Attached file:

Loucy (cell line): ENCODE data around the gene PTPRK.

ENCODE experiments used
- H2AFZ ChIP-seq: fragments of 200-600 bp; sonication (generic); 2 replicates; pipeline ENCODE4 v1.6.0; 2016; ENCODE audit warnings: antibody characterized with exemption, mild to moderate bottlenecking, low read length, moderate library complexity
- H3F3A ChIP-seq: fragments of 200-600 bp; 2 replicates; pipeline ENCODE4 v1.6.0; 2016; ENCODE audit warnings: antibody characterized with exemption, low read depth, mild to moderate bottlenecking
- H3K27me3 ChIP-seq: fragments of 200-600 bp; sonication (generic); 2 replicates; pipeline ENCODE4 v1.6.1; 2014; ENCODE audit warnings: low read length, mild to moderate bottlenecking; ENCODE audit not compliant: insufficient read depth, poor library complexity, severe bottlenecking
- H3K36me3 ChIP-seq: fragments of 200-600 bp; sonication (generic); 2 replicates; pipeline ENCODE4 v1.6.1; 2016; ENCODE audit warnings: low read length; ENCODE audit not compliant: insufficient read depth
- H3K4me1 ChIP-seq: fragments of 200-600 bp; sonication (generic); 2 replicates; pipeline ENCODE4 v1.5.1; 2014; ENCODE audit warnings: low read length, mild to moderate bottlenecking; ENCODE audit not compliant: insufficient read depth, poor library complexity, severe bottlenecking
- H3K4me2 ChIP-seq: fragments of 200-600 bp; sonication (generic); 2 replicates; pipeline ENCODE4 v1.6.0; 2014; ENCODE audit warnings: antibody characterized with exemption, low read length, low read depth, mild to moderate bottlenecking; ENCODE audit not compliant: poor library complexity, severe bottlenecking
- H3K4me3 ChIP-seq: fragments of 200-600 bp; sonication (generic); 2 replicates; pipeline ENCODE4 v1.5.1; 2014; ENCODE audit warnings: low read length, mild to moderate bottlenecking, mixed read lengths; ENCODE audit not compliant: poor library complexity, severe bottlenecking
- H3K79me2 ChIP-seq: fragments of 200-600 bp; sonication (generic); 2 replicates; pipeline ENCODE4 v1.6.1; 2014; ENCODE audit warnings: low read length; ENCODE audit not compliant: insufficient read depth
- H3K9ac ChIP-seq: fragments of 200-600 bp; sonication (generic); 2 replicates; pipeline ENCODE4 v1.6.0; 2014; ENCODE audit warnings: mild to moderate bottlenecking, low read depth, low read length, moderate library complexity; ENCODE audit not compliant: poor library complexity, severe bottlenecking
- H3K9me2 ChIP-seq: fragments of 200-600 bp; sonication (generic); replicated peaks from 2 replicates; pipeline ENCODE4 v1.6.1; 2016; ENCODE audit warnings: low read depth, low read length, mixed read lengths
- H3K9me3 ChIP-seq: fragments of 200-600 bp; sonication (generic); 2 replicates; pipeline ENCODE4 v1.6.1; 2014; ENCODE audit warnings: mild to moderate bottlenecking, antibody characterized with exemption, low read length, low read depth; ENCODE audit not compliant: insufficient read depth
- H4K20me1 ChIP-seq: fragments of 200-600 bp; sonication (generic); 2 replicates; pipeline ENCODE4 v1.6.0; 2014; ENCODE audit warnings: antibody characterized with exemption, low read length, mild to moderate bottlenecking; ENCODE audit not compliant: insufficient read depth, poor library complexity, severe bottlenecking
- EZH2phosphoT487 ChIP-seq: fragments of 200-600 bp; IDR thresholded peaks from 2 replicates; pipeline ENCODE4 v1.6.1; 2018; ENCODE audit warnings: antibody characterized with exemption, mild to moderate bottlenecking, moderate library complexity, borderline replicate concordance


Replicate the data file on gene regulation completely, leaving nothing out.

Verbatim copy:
Loucy (cell line): ENCODE data around the gene PTPRK.

ENCODE experiments used
- H2AFZ ChIP-seq: fragments of 200-600 bp; sonication (generic); 2 replicates; pipeline ENCODE4 v1.6.0; 2016; ENCODE audit warnings: antibody characterized with exemption, mild to moderate bottlenecking, low read length, moderate library complexity
- H3F3A ChIP-seq: fragments of 200-600 bp; 2 replicates; pipeline ENCODE4 v1.6.0; 2016; ENCODE audit warnings: antibody characterized with exemption, low read depth, mild to moderate bottlenecking
- H3K27me3 ChIP-seq: fragments of 200-600 bp; sonication (generic); 2 replicates; pipeline ENCODE4 v1.6.1; 2014; ENCODE audit warnings: low read length, mild to moderate bottlenecking; ENCODE audit not compliant: insufficient read depth, poor library complexity, severe bottlenecking
- H3K36me3 ChIP-seq: fragments of 200-600 bp; sonication (generic); 2 replicates; pipeline ENCODE4 v1.6.1; 2016; ENCODE audit warnings: low read length; ENCODE audit not compliant: insufficient read depth
- H3K4me1 ChIP-seq: fragments of 200-600 bp; sonication (generic); 2 replicates; pipeline ENCODE4 v1.5.1; 2014; ENCODE audit warnings: low read length, mild to moderate bottlenecking; ENCODE audit not compliant: insufficient read depth, poor library complexity, severe bottlenecking
- H3K4me2 ChIP-seq: fragments of 200-600 bp; sonication (generic); 2 replicates; pipeline ENCODE4 v1.6.0; 2014; ENCODE audit warnings: antibody characterized with exemption, low read length, low read depth, mild to moderate bottlenecking; ENCODE audit not compliant: poor library complexity, severe bottlenecking
- H3K4me3 ChIP-seq: fragments of 200-600 bp; sonication (generic); 2 replicates; pipeline ENCODE4 v1.5.1; 2014; ENCODE audit warnings: low read length, mild to moderate bottlenecking, mixed read lengths; ENCODE audit not compliant: poor library complexity, severe bottlenecking
- H3K79me2 ChIP-seq: fragments of 200-600 bp; sonication (generic); 2 replicates; pipeline ENCODE4 v1.6.1; 2014; ENCODE audit warnings: low read length; ENCODE audit not compliant: insufficient read depth
- H3K9ac ChIP-seq: fragments of 200-600 bp; sonication (generic); 2 replicates; pipeline ENCODE4 v1.6.0; 2014; ENCODE audit warnings: mild to moderate bottlenecking, low read depth, low read length, moderate library complexity; ENCODE audit not compliant: poor library complexity, severe bottlenecking
- H3K9me2 ChIP-seq: fragments of 200-600 bp; sonication (generic); replicated peaks from 2 replicates; pipeline ENCODE4 v1.6.1; 2016; ENCODE audit warnings: low read depth, low read length, mixed read lengths
- H3K9me3 ChIP-seq: fragments of 200-600 bp; sonication (generic); 2 replicates; pipeline ENCODE4 v1.6.1; 2014; ENCODE audit warnings: mild to moderate bottlenecking, antibody characterized with exemption, low read length, low read depth; ENCODE audit not compliant: insufficient read depth
- H4K20me1 ChIP-seq: fragments of 200-600 bp; sonication (generic); 2 replicates; pipeline ENCODE4 v1.6.0; 2014; ENCODE audit warnings: antibody characterized with exemption, low read length, mild to moderate bottlenecking; ENCODE audit not compliant: insufficient read depth, poor library complexity, severe bottlenecking
- EZH2phosphoT487 ChIP-seq: fragments of 200-600 bp; IDR thresholded peaks from 2 replicates; pipeline ENCODE4 v1.6.1; 2018; ENCODE audit warnings: antibody characterized with exemption, mild to moderate bottlenecking, moderate library complexity, borderline replicate concordance